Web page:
The Beginning


Everyone has a story. Everyone, in his or her own ways, is a hero/heroine/protagonist of a unique tale.

Today, I would like to share mine.

You see, I didn't start out knowing that I wanted to become a yoga teacher and yoga therapist. My path was more or less carved out for me when I was young, but then I became somewhat of the oddball or black sheep of the family when I chose the road less taken, to go off the beaten path.

I was born into a family of scientists and PhDs, of achievers and Nobel Prize winners. As you can imagine, I was expected to follow the academic track in the sciences. And I thought I wanted that, too —  up until the end of college.

What if I want to teach yoga?

By my senior year of college in 2011, yoga already has been part of my life for five years. Yet, it seemed preposterous for me to even consider doing a 200-hour Yoga Teacher Training after I had worked so many years towards a biology degree.

After all, analytical, responsible, independent, sensible, modest, and collected are adjectives my parents often used to describe me and my already perfectionist-nature since childhood. I grew up thinking these adjectives defined me, and no matter what, I should uphold them. Or, at the very least, I needed to appear to uphold these traits as my character to the external world. Any behavior that violated these qualities would throw me into mixed emotions of doubt, upset, and stress that I had failed to “be” these qualities. At that point in my life, becoming a yoga teacher was definitely not analytical nor sensible.


The Inner Tension

Against all my logical sensibilities, I followed my gut and heart and trained to become a yoga teacher. For several years after my first teacher training, I felt ashamed, guilty, and unworthy compared to my peers from college who went on to become doctors and engineers. I felt like I’d “failed” by deviating from my expected path.

Every conscious experience becomes a subconscious impression.

— Rama Jyoti Vernon

During those few years, I became increasingly yet unknowingly tense inside, both physically and mentally. I was often irritable and easily fatigued. I wasn’t aware of it at the time, but I had an overly intense personal yoga practice. I lacked all motivation, even though I was supposedly doing what I loved to do: teaching yoga.


Little did I know that my years of acting to appear as if I had my act together and my self-imposed seclusion were causing an inner tension state on my body and mind. No matter how much I exercised, moved, and stretched, I could not resolve this tension.

When I found Yoga Therapy, and in particular Spinal Release Yoga (SRY), I began to understand myself. I realized how incredibly tight my spinal muscles had been all these years, decades perhaps. Because I was trying to uphold myself as this image of hard-working perfection, I tightened up inside to hide my other “imperfect” characteristics and my own insecurity. I tightened up inside so that I could grit my teeth and put on a smile outside. I tightened up inside so that I could swing between starving myself and exercising vigorously, so that I could bend past what is healthy to achieve the “perfect” yoga pose.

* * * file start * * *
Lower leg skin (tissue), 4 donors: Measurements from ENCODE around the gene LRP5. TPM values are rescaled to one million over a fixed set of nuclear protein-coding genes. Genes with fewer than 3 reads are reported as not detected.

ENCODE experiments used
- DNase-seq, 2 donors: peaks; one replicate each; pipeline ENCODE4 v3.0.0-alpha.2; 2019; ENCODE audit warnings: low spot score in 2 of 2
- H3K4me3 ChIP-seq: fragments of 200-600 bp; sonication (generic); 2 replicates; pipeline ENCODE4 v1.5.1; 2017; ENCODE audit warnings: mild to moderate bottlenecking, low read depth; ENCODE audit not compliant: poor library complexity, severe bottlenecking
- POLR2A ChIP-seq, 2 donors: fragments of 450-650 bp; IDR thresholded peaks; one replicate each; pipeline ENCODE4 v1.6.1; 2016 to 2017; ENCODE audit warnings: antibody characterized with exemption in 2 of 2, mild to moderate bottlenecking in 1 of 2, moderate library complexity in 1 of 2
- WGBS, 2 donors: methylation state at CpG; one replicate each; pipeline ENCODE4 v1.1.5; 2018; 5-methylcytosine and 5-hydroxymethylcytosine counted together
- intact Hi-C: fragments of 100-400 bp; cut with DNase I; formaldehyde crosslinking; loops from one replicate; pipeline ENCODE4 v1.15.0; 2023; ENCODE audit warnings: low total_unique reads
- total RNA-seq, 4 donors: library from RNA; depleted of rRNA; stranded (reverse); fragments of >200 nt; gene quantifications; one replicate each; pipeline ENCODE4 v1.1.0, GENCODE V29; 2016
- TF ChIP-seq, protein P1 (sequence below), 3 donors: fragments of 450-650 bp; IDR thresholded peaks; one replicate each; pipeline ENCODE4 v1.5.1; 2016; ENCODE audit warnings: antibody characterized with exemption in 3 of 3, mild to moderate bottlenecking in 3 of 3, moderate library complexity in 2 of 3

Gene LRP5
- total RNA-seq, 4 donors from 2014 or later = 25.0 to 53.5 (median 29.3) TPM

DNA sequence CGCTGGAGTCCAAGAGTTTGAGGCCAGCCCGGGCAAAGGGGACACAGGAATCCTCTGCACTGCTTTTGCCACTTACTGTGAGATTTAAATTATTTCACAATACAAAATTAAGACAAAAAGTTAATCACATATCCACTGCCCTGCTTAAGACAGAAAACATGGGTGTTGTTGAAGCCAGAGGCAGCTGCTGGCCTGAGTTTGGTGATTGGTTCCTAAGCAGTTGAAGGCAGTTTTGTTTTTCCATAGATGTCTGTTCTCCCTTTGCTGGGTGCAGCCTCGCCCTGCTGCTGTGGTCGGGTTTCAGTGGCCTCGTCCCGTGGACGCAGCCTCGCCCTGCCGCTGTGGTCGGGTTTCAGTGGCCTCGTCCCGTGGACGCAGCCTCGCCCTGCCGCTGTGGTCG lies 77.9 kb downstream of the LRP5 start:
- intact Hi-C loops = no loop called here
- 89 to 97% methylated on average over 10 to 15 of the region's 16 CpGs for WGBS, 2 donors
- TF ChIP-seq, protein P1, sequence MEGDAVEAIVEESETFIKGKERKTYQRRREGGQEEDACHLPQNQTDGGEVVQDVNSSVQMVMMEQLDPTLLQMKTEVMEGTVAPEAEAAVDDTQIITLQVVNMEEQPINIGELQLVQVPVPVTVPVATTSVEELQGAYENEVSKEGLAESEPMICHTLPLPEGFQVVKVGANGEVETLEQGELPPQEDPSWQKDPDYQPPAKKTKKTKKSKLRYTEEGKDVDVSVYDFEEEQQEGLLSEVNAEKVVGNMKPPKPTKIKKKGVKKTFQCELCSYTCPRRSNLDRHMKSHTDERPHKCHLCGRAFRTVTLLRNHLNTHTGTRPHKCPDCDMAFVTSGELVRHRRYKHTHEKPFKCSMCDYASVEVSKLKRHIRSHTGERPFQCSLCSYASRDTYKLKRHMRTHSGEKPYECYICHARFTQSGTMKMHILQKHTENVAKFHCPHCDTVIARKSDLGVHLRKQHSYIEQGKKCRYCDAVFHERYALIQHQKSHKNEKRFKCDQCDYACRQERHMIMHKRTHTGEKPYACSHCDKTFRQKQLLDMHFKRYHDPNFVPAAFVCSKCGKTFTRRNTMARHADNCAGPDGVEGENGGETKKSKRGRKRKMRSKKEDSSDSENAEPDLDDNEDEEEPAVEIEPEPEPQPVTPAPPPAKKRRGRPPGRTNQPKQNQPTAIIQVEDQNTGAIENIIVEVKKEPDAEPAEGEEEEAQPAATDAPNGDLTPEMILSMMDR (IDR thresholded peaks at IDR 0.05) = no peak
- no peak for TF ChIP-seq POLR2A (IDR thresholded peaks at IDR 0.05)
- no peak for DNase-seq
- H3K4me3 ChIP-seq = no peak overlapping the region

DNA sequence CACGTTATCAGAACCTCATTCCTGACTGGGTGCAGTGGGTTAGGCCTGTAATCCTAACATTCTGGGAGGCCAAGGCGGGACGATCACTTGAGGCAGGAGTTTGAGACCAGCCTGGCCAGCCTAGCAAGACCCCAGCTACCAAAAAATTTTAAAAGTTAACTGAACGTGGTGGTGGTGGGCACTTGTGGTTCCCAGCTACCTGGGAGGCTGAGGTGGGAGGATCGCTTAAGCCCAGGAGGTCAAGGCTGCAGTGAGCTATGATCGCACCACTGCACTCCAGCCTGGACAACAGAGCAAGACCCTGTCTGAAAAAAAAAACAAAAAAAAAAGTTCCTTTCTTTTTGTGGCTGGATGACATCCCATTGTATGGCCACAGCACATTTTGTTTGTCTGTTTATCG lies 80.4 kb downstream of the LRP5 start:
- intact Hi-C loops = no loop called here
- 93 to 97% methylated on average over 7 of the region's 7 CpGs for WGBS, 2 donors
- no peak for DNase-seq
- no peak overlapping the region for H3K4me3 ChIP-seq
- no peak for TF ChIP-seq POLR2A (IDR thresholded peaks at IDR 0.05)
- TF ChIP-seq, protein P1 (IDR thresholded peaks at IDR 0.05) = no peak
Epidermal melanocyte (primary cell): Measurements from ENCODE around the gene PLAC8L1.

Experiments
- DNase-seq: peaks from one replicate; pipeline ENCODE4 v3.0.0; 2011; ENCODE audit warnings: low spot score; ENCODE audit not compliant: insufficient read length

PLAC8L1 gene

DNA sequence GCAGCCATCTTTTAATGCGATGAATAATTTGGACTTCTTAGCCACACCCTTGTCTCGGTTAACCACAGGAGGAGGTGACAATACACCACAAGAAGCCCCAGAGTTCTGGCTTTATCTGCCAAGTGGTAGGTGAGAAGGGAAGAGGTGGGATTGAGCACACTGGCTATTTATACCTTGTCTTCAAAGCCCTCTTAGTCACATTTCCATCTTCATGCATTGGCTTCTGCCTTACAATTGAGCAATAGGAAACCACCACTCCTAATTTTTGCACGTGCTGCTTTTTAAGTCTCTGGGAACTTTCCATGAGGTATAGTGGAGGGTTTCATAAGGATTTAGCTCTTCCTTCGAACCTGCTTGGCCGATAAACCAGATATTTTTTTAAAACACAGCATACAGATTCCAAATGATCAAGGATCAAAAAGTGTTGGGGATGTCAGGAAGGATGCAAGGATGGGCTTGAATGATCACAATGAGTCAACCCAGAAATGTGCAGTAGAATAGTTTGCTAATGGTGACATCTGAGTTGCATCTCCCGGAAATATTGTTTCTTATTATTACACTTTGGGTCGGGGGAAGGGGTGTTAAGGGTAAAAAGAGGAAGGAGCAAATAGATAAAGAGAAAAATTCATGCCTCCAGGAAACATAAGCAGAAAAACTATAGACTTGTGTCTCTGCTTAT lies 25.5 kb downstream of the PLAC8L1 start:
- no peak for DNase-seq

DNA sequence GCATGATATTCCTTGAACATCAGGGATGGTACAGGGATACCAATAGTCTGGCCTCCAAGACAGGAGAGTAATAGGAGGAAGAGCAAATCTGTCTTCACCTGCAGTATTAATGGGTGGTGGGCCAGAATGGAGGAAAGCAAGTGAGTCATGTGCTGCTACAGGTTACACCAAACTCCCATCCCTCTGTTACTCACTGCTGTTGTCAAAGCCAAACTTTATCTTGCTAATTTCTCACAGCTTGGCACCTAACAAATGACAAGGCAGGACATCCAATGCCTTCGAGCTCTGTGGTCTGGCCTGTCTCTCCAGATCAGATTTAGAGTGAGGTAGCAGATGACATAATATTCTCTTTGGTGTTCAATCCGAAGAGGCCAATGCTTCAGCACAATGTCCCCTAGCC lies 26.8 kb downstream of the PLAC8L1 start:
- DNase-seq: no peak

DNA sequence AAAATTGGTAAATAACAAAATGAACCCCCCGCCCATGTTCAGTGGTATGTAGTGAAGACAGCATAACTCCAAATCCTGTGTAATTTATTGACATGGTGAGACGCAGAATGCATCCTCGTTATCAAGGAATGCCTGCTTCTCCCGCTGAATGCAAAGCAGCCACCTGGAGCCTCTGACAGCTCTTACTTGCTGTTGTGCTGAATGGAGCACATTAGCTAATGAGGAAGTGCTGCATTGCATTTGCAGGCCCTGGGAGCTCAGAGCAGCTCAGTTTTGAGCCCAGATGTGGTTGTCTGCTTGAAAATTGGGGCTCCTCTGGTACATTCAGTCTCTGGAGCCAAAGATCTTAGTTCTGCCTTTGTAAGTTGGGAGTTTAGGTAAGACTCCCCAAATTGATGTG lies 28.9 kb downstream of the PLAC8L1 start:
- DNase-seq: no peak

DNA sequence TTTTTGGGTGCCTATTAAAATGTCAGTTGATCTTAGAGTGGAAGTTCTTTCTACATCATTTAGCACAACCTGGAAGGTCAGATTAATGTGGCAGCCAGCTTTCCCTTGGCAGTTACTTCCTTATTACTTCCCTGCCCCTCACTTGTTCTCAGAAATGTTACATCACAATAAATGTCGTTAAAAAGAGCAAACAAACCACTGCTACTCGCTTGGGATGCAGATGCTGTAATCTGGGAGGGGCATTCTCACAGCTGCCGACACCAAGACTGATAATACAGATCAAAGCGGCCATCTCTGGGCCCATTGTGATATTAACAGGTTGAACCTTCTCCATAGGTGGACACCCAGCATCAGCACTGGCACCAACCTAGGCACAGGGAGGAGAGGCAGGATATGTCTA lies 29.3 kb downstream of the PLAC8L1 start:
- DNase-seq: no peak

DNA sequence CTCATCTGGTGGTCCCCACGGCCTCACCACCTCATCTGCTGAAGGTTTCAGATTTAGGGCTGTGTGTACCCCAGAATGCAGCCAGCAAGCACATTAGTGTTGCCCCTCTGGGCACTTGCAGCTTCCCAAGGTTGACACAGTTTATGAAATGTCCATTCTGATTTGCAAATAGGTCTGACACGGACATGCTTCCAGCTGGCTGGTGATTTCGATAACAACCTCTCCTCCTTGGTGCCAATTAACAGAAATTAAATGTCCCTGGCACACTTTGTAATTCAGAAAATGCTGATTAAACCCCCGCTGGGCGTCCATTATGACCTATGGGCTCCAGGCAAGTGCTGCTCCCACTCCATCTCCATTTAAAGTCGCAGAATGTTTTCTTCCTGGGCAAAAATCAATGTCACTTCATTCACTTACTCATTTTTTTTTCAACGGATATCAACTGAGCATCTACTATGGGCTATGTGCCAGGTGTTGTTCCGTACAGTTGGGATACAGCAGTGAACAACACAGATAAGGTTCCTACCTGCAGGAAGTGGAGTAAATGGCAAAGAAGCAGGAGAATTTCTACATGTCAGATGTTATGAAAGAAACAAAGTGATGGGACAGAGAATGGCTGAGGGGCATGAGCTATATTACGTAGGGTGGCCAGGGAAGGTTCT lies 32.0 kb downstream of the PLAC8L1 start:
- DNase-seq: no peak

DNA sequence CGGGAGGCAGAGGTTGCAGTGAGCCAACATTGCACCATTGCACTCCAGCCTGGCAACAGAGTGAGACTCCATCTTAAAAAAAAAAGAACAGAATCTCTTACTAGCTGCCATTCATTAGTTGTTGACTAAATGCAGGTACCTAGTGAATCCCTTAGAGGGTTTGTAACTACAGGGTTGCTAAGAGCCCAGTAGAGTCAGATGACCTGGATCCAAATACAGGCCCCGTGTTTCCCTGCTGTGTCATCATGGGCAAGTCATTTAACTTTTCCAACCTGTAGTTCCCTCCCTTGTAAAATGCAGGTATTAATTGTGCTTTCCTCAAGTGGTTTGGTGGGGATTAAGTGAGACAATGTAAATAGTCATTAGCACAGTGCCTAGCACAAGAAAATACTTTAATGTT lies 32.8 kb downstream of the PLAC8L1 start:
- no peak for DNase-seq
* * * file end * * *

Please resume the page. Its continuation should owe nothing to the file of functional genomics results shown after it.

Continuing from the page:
My chronic fatigue, insomnia, anxiety, and body pains were all a result of my tight spinal tensions. Because of my strict efforts to hold myself together inside to appear perfect in this imperfect, ever-changing, unpredictable world, I was directly depleting my body’s reserves.

Finally, my repressed bitterness, pressure, and the stress of having to show up as “perfect” was dissipating. The wall I had built to imprison my insecurities was shattering. I felt like I was in turbulent waters getting hit, pushed under, and pummeled by wave after wave. My brain was trying to contain this mess within me that I had hidden for years, but my body was trying to break free.

And finally, after almost a year of this tsunami, I finally found some ground to stand upon. As a result of this discovery and transformation, my spinal muscles started to relax. Miraculously, as I continue to create inner ease through my Spinal Release practice, my energy returned, I was sleeping better, my chronic aches and pains went away, and I began to see who I truly am without the borders, definitions, and perfections that I imposed on myself by trying to live up to others’ expectations of me.


The New Inner Ease and Freedom


In one way or another, we are all prisoners within the walls we subconsciously designed for ourselves through the impressions, memories, and stories of our upbringing, culture, family, and community. Some walls are short, thin, and translucent. Others are tall, thick, and menacing. But within all of us, there is radiance and power. We may feel like a mess inside, but it is a beautiful mess. We just need to let ourselves and others see past these walls to find our sparkling core, to see that we are worthy of self-care and self-love.

Yoga Therapy has helped me do exactly that, to see the gem that I am, to free up my energy, so that I can offer my gifts to the world, to You.

Let me hold your hands as we step forward on this journey together. Let’s soften your inner and spinal tensions so that we can resolve your chronic pain and fatigue. Let us start this journey towards inner ease and self-love.


With love,